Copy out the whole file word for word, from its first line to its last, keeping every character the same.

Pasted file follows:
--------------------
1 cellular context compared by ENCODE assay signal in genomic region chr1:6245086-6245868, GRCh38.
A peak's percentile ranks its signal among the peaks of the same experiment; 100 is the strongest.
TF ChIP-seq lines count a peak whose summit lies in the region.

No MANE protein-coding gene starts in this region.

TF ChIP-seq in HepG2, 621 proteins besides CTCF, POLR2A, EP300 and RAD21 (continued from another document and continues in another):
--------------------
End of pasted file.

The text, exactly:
1 cellular context compared by ENCODE assay signal in genomic region chr1:6245086-6245868, GRCh38.
A peak's percentile ranks its signal among the peaks of the same experiment; 100 is the strongest.
TF ChIP-seq lines count a peak whose summit lies in the region.

No MANE protein-coding gene starts in this region.

TF ChIP-seq in HepG2, 621 proteins besides CTCF, POLR2A, EP300 and RAD21 (continued from another document and continues in another):